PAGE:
By Joe Pinchot
Herald Staff Writer
MERCER — Prosecutors in Devine A. Campbell’s murder trial have two witnesses left in their case, but it will depend on a judge’s ruling this morning whether both will testify and how extensive one will be questioned.
Mercer County District Attorney Robert G. Kochems said Wednesday he wants to call a state prison inmate who “became acquainted” with Campbell and Joshua L. Stewart while they were all incarcerated together.
While the inmate testified at Stewart’s trial, Common Pleas Court Judge Christopher St. John said wants to know what the inmate will testify to before deciding whether he can testify and what he can questioned about.
The decision also will impact the defense, which wants to call inmates to impeach the prosecution’s inmate witness.
Either way, it appears the defense will gets its turn later today.
“There is a question as to Mr. Campbell, whether he will testify or not,” said lead defense attorney J. Jarrett K. Whalen.
Campbell is charged with second-degree murder and two counts each of robbery and conspiracy to commit robbery for allegedly playing a role in the slaying of William Basilone Dec. 30, 2011, outside Basilone’s Roemer Boulevard bar in Farrell.
While Stewart has been convicted of shooting Basilone, Campbell has been accused of participating in the plot.
According to prosecutors, Campbell and Stewart intended to rob the bar and to rob Basilone.
With Southwest Mercer County Regional police Sgt. Andrew Thomas on the stand, Thomas asked whether anything was stolen from Basilone’s person.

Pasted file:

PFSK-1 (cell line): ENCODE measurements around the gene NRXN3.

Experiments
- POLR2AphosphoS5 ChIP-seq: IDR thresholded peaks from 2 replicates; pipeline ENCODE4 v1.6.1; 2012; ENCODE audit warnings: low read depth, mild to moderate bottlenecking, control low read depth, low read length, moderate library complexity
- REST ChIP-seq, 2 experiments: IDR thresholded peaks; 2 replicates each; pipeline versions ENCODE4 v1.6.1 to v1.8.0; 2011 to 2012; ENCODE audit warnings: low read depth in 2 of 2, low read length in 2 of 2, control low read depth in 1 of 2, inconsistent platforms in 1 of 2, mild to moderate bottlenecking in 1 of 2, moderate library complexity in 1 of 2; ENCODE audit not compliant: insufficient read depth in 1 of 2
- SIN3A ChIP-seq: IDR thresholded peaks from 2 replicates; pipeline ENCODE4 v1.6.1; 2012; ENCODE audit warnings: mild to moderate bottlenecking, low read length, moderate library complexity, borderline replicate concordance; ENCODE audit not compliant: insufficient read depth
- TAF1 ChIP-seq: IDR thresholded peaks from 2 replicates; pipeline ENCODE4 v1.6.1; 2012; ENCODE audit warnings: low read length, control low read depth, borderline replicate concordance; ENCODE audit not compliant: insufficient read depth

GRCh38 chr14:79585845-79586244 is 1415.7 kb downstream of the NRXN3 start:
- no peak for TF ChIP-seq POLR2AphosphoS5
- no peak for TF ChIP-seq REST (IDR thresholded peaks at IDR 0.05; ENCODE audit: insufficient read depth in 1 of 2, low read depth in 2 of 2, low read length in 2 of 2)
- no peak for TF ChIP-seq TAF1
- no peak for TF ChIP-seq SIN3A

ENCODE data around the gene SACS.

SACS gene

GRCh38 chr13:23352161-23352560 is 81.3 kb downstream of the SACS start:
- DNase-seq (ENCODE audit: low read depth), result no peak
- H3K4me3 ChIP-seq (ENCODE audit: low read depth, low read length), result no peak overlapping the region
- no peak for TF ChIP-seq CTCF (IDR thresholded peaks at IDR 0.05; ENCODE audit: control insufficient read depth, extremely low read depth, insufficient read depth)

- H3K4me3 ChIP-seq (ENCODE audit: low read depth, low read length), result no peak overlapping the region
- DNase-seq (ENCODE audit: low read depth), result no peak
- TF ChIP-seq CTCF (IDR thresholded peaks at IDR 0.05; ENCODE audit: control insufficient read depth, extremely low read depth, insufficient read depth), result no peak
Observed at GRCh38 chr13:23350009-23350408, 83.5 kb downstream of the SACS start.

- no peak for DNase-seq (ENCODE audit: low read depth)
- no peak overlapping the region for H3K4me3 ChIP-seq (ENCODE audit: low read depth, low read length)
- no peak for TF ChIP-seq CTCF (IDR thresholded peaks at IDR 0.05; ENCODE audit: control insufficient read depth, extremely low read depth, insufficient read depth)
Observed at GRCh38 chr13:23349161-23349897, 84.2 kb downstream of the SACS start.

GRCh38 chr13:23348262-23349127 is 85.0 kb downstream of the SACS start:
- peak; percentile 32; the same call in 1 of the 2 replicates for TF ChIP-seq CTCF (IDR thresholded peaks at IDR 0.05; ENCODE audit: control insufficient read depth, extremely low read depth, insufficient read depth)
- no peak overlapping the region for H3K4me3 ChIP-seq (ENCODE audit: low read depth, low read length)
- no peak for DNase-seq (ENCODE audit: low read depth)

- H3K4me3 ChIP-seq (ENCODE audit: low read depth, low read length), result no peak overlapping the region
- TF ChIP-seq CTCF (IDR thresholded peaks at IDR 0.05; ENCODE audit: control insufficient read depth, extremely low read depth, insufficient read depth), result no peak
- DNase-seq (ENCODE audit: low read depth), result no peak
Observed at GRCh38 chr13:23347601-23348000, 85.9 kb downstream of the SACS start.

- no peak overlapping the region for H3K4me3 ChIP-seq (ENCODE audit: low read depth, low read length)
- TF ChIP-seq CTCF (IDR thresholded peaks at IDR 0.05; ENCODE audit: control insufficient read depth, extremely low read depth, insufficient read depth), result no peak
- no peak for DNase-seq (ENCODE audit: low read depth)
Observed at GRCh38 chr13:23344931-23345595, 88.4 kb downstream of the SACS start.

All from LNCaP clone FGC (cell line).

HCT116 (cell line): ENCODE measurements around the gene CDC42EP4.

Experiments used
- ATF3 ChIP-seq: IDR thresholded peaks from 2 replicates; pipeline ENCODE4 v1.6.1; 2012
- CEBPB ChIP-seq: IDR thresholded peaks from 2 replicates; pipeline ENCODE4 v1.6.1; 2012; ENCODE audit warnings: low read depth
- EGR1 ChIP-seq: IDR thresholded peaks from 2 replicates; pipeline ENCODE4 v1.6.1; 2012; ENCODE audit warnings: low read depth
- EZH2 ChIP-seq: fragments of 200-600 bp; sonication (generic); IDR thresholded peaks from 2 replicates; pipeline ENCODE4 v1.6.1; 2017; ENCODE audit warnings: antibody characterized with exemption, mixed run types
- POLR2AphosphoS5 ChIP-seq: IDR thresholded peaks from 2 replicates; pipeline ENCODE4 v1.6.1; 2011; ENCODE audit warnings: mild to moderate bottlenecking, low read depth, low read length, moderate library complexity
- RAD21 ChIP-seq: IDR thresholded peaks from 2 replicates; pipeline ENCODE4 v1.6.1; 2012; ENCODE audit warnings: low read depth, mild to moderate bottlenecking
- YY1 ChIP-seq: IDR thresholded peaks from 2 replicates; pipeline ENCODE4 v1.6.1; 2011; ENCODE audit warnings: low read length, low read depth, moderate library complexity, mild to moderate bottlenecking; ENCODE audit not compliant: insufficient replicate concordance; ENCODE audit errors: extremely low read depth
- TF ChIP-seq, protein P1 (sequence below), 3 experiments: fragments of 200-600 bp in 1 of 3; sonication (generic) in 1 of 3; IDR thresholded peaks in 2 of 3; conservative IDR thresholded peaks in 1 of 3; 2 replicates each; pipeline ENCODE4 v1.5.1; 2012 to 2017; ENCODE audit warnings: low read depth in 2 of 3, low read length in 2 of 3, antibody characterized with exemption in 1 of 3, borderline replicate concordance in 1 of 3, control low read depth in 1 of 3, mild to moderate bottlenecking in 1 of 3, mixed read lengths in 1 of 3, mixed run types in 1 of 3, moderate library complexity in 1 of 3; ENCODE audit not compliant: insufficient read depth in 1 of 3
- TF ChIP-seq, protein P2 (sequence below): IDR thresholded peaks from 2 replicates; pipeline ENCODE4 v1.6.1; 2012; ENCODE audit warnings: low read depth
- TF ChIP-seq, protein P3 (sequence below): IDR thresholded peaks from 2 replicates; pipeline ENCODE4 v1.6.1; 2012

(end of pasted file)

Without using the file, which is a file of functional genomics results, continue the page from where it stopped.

“To my knowledge, nothing was taken,” Thomas responded.
“You don’t have any reports of anything missing?’ Whalen continued.
“To my knowledge, no,” Thomas said.
Thomas and patrolman David McMinn testified about the initial response to a call of shots fired, and the subsequent investigation of the murder.
McMinn was the first policeman on the scene and collected the initial statements from Basilone’s girlfriend, who found him shot, and a friend, who was in the bar. He also collected three .22-caliber shell casings found in the alley next to the bar.
Thomas described where all nine shell casings were found, the position of Basilone’s body once he fell to the sidewalk, and described dozens of photographs of the crime scene and the views three witnesses had of the scene. Two testified they saw Basilone being shot, and one said he saw someone running through the alley.
Thomas also explained that police never recovered the murder weapon and the casings and recovered bullets and bullet fragments remain at the state police crime lab. Every time police “recover” a .22-caliber handgun, they send it to the lab to determine whether it fired the fatal shots, Thomas said.
Dr. Joseph Ohr, Mahoning County, Ohio, deputy coroner and medical examiner, described the autopsy he performed on Basilone. He found that Basilone had been shot seven times and died of multiple gunshot wounds, although a bullet to the heart that also severed two arteries was the “most immediately fatal” injury.
The parties stipulated to the findings of firearms and fingerprint experts, meaning their reports were entered into evidence without the experts having to testify. The reports do not implicate Campbell.
St. John also interviewed a juror who reported after testimony finished Tuesday that she recognized a witness and had gone to a trade school with her. The juror said she and the witness were not friends and she had not seen her for several years.
The juror said she could remain fair and impartial and no one objected to her staying on the panel.